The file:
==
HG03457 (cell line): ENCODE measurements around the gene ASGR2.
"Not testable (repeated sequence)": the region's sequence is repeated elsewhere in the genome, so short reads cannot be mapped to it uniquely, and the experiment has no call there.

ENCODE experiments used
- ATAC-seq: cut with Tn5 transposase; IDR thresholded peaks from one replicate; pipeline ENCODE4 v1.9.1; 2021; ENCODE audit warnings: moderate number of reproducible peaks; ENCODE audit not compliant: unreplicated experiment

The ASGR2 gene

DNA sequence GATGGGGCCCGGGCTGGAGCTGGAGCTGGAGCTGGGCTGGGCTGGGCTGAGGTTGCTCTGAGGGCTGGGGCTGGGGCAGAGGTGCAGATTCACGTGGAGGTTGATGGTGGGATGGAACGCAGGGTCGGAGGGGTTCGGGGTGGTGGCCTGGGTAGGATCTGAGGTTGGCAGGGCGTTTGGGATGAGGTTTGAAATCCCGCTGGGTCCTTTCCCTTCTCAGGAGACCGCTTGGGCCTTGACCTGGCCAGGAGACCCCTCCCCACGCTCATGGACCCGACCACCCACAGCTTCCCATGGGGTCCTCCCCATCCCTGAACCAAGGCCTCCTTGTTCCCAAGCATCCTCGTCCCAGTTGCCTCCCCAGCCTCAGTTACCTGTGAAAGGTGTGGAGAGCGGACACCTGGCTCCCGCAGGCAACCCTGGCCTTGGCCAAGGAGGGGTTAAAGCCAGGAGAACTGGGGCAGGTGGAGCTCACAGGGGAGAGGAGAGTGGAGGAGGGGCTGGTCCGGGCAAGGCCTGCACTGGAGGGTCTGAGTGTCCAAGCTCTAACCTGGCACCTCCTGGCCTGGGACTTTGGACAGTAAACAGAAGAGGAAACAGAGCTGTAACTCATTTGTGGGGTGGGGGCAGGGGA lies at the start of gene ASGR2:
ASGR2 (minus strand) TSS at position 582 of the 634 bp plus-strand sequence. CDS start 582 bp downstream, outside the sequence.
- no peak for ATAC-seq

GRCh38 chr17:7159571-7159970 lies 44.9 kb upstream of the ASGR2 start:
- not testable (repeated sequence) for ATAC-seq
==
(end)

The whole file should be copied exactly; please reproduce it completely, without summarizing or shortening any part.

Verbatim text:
HG03457 (cell line): ENCODE measurements around the gene ASGR2.
"Not testable (repeated sequence)": the region's sequence is repeated elsewhere in the genome, so short reads cannot be mapped to it uniquely, and the experiment has no call there.

ENCODE experiments used
- ATAC-seq: cut with Tn5 transposase; IDR thresholded peaks from one replicate; pipeline ENCODE4 v1.9.1; 2021; ENCODE audit warnings: moderate number of reproducible peaks; ENCODE audit not compliant: unreplicated experiment

The ASGR2 gene

DNA sequence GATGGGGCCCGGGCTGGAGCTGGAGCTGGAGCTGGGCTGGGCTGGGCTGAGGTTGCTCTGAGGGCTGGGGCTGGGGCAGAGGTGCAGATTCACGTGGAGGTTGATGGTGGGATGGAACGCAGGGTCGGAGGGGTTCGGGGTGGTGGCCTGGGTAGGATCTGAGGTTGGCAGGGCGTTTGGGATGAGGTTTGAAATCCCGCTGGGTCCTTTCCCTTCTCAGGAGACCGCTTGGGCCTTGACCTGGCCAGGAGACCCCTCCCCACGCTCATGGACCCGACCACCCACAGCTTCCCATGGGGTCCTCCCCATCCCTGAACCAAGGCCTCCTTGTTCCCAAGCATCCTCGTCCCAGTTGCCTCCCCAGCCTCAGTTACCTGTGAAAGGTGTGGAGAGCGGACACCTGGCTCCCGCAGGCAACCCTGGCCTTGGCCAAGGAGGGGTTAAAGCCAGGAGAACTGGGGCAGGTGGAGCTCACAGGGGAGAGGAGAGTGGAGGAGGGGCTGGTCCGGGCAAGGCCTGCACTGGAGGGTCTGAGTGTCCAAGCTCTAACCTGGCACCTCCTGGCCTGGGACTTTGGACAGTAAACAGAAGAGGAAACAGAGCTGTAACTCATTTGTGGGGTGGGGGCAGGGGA lies at the start of gene ASGR2:
ASGR2 (minus strand) TSS at position 582 of the 634 bp plus-strand sequence. CDS start 582 bp downstream, outside the sequence.
- no peak for ATAC-seq

GRCh38 chr17:7159571-7159970 lies 44.9 kb upstream of the ASGR2 start:
- not testable (repeated sequence) for ATAC-seq